Dr. Amy Van Hecke, assistant professor of psychology, Mary Carlson, adjunct lecturer in the College of Education, and Wendy Krueger, clinical instructor of speech pathology and audiology, have been named the recipients of Marquette University’s 2013 Way Klingler Teaching Enhancement Award. Van Hecke, Carlson and Krueger developed a multidisciplinary, cross-college teaching initiative that will teach undergraduates in Marquette’s education, psychology and speech pathology and audiology programs to collaborate when working with individuals who have autism.
The newest assessment from the Federal Centers for Disease Control and Prevention estimates that one out of every 88 children may fit the criteria to be on the autism spectrum. Van Hecke notes that many of the families of children with autism see a psychologist, a speech pathologist and a special education teacher separately. “The way we will be teaching our undergraduates to work in a care team will encourage them to work together in their professional careers in the future,” Van Hecke said.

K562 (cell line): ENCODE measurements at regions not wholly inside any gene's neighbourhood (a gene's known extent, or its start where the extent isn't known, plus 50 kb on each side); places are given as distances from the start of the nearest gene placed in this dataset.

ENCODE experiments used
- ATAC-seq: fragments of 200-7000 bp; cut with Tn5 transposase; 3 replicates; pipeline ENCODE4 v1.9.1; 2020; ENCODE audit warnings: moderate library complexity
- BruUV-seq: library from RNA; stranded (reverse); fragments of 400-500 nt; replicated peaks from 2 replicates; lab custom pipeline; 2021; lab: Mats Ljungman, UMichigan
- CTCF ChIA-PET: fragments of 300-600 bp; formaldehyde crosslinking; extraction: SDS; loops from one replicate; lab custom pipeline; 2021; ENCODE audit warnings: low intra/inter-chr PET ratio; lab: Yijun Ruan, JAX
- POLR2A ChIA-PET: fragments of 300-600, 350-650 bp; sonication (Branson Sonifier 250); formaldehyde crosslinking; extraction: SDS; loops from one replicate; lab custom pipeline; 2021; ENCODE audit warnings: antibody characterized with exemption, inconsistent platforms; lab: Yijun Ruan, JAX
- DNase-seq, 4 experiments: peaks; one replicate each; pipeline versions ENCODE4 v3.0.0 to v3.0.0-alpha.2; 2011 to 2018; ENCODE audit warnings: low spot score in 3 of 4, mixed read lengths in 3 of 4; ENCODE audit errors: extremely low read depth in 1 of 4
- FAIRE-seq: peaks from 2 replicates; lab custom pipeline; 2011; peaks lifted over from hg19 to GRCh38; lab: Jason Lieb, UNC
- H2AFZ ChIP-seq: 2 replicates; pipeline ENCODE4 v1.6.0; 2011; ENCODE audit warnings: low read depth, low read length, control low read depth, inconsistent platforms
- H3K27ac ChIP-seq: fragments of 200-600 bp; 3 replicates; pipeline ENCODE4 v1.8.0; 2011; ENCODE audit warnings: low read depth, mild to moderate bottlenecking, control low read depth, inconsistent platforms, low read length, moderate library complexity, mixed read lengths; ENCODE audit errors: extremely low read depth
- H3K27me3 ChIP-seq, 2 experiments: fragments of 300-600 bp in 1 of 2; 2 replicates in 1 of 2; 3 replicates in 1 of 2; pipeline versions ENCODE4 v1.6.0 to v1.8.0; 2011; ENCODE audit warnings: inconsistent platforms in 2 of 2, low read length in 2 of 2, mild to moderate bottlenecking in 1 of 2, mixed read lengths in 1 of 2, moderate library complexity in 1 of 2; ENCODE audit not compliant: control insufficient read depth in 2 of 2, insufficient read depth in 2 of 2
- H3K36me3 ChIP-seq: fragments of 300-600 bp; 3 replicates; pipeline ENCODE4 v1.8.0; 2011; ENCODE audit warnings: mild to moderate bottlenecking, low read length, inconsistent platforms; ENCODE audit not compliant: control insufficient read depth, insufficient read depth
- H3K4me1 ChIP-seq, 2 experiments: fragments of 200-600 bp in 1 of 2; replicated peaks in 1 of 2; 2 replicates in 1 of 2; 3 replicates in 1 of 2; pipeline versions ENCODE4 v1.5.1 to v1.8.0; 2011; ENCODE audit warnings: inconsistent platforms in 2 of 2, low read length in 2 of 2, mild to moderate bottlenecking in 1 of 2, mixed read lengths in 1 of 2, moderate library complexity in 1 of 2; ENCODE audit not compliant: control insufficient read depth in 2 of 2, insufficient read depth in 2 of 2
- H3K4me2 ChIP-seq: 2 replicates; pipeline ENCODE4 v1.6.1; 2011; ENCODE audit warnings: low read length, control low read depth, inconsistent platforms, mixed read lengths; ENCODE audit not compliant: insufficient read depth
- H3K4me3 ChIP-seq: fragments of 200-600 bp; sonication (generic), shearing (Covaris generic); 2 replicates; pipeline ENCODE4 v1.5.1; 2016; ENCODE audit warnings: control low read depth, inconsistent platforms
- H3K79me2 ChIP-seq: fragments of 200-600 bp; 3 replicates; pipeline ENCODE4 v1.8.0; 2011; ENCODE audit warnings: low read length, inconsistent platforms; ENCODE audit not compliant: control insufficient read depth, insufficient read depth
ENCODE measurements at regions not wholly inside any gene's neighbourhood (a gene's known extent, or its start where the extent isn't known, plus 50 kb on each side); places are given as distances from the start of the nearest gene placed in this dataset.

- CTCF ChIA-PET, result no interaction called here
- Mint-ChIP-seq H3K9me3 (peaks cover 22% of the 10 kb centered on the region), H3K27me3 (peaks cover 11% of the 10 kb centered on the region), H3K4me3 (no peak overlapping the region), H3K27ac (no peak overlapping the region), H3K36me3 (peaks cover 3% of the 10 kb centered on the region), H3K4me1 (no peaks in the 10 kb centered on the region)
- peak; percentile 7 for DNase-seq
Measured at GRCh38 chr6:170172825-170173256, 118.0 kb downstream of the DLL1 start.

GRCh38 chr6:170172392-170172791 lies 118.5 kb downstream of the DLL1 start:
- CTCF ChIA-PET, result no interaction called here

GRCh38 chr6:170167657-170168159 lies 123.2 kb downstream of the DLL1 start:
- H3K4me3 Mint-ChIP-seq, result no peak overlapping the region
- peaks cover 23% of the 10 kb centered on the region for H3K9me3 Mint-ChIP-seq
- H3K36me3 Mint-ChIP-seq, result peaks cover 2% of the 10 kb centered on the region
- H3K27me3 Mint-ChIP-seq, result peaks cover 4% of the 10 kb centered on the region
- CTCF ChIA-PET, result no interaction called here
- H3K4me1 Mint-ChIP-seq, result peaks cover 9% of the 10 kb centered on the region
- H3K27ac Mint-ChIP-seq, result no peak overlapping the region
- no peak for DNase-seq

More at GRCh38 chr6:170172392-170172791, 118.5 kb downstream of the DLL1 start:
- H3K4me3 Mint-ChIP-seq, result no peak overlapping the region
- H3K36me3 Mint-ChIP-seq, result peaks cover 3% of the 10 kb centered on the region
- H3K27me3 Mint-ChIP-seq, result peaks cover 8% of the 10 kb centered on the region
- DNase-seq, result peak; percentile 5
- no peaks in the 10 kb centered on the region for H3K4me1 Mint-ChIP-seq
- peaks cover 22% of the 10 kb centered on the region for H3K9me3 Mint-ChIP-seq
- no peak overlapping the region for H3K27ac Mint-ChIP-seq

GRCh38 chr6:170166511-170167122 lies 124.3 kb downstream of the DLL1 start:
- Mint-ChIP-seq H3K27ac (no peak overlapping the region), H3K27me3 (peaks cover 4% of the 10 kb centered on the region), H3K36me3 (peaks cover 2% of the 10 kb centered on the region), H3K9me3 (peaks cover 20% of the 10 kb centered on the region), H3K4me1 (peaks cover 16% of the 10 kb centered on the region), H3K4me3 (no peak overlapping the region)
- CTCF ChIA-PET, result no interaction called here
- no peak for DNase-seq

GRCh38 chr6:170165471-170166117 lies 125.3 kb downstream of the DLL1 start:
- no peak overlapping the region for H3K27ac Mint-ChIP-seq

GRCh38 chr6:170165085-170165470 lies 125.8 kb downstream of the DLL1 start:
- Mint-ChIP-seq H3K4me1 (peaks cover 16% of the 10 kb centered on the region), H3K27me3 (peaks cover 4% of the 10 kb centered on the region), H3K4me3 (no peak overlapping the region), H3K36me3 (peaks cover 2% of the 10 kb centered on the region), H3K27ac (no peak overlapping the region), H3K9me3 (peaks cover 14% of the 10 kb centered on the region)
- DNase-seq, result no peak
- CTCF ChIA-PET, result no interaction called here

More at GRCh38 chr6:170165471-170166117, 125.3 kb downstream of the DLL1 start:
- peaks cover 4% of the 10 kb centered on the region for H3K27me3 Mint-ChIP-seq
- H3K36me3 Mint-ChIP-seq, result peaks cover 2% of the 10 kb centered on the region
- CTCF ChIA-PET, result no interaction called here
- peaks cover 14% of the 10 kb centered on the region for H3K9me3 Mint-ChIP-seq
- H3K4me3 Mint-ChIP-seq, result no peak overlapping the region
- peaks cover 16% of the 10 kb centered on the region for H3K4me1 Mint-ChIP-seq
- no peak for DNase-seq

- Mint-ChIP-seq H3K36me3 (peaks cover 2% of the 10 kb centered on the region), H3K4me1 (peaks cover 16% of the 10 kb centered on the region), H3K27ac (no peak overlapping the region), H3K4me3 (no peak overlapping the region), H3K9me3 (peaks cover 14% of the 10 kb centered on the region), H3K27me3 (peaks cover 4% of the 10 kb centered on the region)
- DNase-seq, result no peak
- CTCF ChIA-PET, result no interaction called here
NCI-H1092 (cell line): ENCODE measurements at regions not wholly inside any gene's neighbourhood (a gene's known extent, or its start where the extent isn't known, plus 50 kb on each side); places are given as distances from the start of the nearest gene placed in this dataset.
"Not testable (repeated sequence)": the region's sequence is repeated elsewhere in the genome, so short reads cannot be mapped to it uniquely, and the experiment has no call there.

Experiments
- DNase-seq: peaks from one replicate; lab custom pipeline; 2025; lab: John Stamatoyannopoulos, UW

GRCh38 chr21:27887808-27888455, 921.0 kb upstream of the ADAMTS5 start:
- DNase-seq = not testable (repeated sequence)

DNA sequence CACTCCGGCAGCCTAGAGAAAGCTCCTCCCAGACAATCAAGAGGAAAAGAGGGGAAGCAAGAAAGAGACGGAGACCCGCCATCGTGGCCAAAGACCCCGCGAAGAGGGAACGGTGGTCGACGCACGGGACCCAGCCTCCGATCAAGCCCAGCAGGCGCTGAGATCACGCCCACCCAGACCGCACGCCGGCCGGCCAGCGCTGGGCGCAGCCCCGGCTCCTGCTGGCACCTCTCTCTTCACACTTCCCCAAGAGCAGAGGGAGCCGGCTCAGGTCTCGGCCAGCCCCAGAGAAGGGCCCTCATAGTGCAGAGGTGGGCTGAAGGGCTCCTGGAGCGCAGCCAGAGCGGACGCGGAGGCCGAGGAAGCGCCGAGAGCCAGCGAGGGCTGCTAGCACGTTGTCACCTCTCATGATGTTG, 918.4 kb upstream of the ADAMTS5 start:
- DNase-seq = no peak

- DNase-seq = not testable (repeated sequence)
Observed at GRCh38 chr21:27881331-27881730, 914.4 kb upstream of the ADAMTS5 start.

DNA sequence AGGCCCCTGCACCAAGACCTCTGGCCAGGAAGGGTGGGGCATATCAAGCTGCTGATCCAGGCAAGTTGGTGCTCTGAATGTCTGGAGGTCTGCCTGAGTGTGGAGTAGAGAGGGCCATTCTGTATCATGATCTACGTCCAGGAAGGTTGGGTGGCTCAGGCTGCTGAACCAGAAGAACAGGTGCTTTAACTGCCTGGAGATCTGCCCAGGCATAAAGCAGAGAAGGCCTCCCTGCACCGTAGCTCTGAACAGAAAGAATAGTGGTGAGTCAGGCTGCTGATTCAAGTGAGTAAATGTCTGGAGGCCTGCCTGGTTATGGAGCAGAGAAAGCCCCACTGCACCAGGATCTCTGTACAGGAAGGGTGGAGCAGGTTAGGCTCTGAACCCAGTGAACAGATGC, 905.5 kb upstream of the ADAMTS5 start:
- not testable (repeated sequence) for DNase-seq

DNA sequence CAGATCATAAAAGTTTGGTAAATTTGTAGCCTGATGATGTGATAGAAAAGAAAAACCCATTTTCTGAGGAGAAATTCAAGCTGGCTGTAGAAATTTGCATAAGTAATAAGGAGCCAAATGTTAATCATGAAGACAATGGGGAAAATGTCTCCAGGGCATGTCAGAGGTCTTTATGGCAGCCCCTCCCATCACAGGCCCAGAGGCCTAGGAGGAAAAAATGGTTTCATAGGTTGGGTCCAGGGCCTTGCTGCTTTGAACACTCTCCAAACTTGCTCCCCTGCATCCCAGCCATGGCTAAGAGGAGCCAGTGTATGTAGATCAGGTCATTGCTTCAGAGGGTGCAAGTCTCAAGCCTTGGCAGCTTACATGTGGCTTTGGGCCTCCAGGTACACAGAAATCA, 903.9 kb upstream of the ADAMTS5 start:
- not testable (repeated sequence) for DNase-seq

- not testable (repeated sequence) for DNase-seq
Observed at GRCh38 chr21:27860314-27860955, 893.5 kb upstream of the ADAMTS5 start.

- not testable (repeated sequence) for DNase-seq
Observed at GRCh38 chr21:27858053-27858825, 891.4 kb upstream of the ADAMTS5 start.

The course, “Educating Students about Autism: putting the Pieces Together through an Integrated, Experiential Approach,” will be offered during the spring 2014 semester and is open to undergraduates with speech-language pathology, education and psychology majors. Throughout the semester, students will collaborate in cross-disciplinary teams of three encompassing one student from each of the three majors. Each team will be placed at a service-learning site and paired with a group of children and young adults with autism. The students will develop a collaborative paper and give a final presentation on their experiences during the semester.
“I think we can help students see how much we can all learn from individuals with autism and how we benefit form the opportunity to make a difference in their lives through our work as therapists, clinicians and educators,” Krueger says.
The Way Klinger Teaching Enhancement Award is intended to foster the development of effective and sustainable changes and innovations in teaching approaches within specific courses. This annual award is given to a team of two or more faculty to develop, implement and evaluate a specific teaching project. This autism course was chosen in part because of its focus on promoting high-impact educational practices, including interdisciplinary, experiential and service learning.